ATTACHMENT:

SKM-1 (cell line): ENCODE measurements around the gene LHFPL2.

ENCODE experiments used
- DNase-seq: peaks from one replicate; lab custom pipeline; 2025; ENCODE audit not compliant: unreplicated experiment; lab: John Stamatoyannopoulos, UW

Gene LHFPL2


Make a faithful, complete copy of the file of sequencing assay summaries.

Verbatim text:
SKM-1 (cell line): ENCODE measurements around the gene LHFPL2.

ENCODE experiments used
- DNase-seq: peaks from one replicate; lab custom pipeline; 2025; ENCODE audit not compliant: unreplicated experiment; lab: John Stamatoyannopoulos, UW

Gene LHFPL2